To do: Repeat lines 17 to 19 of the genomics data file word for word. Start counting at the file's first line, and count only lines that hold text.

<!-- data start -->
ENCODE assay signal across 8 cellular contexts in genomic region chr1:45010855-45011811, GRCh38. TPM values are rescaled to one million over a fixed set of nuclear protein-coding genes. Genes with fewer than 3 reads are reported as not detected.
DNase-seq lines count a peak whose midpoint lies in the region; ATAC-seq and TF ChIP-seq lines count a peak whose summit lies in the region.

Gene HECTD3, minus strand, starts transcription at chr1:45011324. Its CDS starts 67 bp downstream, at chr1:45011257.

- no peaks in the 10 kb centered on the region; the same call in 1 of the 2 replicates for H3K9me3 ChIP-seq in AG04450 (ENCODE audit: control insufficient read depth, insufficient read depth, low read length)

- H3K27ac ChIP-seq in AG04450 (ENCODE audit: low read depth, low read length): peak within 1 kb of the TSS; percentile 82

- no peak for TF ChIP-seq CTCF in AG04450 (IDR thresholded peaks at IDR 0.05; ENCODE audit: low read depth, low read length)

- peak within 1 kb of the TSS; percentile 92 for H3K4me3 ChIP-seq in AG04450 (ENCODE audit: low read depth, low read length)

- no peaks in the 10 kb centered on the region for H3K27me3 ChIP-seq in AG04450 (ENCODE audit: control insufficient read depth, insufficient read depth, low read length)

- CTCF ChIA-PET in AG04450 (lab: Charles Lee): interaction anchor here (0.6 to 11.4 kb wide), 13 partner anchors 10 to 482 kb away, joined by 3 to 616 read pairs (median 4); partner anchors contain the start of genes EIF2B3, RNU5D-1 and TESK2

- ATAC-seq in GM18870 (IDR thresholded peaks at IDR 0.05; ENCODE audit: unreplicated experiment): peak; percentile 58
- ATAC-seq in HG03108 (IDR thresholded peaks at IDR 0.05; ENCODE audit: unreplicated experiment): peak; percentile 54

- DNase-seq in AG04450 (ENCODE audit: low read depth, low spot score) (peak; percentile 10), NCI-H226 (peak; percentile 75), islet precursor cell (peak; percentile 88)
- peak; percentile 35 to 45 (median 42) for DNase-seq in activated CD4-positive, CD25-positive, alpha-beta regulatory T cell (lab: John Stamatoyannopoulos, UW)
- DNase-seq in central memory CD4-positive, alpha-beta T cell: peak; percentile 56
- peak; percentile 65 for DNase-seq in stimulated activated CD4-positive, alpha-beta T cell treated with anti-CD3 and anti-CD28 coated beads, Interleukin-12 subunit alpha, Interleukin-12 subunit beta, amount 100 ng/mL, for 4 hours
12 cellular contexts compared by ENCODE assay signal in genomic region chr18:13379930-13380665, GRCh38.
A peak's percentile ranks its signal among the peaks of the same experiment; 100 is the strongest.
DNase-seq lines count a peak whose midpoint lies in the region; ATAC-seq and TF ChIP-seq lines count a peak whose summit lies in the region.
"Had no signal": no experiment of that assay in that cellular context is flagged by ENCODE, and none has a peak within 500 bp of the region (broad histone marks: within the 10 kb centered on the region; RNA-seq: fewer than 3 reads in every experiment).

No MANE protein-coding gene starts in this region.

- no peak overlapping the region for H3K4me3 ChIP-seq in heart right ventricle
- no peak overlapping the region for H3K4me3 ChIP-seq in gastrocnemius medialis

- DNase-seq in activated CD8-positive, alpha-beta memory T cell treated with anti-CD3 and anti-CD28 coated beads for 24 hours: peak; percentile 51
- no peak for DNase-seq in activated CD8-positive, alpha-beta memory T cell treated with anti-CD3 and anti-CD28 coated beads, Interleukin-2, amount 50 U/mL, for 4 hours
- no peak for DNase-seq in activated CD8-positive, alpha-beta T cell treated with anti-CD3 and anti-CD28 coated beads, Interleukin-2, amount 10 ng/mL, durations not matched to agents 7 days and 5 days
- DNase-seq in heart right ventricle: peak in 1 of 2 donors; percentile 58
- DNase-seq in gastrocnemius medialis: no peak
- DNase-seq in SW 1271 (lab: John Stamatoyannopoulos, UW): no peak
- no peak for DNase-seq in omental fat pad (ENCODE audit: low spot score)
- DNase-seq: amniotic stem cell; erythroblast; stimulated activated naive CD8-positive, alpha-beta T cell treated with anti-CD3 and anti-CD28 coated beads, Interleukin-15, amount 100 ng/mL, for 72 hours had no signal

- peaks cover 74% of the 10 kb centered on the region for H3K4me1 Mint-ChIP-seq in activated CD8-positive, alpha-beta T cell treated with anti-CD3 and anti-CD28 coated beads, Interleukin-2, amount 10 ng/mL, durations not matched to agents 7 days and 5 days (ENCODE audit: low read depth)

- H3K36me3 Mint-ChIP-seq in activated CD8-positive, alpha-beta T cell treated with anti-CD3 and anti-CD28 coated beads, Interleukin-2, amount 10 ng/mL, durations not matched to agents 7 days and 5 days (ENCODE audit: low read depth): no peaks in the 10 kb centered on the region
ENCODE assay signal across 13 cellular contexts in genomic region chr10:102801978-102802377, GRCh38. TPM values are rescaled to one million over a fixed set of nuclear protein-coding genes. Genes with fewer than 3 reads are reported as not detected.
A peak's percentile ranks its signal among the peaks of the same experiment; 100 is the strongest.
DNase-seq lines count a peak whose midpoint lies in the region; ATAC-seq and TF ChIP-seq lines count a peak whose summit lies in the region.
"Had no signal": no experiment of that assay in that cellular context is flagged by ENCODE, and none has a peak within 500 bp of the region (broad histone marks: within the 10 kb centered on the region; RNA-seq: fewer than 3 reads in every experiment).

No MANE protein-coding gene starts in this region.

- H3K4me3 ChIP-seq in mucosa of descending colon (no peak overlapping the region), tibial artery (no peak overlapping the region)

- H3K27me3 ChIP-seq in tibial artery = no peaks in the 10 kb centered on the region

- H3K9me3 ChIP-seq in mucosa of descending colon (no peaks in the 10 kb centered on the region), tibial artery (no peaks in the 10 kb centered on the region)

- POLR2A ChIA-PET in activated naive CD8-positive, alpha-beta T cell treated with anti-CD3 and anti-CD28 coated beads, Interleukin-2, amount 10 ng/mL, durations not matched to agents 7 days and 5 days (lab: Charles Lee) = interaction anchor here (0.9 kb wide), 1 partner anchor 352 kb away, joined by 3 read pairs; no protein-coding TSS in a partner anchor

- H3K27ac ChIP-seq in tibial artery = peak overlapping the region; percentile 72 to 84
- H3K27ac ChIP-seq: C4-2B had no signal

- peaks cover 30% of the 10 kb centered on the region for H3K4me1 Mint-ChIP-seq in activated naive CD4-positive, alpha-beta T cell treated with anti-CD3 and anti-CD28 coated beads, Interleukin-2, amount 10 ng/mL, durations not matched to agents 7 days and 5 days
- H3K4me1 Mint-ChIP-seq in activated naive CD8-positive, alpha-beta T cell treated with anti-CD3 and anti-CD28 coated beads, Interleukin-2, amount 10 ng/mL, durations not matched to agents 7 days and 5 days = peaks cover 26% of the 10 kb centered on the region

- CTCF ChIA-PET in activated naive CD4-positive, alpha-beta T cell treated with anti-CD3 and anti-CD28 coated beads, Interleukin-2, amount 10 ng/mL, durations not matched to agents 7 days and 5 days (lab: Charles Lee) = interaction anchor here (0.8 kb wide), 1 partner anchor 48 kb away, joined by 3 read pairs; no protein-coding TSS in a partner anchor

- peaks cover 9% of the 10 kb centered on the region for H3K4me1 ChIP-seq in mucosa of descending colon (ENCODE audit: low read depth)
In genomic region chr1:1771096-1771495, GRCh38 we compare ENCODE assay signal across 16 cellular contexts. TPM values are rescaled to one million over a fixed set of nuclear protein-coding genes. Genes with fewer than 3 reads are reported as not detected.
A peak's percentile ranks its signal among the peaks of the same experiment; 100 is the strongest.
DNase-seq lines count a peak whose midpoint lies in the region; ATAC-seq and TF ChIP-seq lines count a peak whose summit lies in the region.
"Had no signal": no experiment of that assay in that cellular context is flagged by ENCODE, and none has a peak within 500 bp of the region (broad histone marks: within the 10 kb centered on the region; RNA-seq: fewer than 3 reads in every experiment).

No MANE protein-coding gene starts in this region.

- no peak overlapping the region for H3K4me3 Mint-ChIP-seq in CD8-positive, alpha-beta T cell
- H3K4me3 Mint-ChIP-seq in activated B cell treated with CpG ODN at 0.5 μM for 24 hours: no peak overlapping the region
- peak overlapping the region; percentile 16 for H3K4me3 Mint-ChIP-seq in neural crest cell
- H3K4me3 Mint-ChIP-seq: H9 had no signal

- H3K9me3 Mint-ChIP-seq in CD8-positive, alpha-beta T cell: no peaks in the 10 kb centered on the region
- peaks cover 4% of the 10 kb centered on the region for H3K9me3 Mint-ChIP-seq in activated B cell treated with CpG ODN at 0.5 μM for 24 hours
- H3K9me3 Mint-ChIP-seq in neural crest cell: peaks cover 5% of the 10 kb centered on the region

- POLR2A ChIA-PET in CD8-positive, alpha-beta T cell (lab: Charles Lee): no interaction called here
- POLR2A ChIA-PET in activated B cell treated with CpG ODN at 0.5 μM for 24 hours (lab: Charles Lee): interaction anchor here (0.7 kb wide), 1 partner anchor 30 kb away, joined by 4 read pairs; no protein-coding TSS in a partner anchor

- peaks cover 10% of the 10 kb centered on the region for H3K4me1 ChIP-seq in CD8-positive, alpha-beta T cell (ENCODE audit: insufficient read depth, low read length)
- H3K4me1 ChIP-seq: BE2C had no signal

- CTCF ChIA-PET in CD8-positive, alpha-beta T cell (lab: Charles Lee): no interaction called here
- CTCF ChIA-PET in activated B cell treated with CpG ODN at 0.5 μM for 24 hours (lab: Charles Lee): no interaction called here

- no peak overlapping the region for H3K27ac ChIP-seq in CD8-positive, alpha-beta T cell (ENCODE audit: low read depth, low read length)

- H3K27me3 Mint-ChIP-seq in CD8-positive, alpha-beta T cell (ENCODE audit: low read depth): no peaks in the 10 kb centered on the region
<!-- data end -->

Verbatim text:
A peak's percentile ranks its signal among the peaks of the same experiment; 100 is the strongest.
DNase-seq lines count a peak whose midpoint lies in the region; ATAC-seq and TF ChIP-seq lines count a peak whose summit lies in the region.
"Had no signal": no experiment of that assay in that cellular context is flagged by ENCODE, and none has a peak within 500 bp of the region (broad histone marks: within the 10 kb centered on the region; RNA-seq: fewer than 3 reads in every experiment).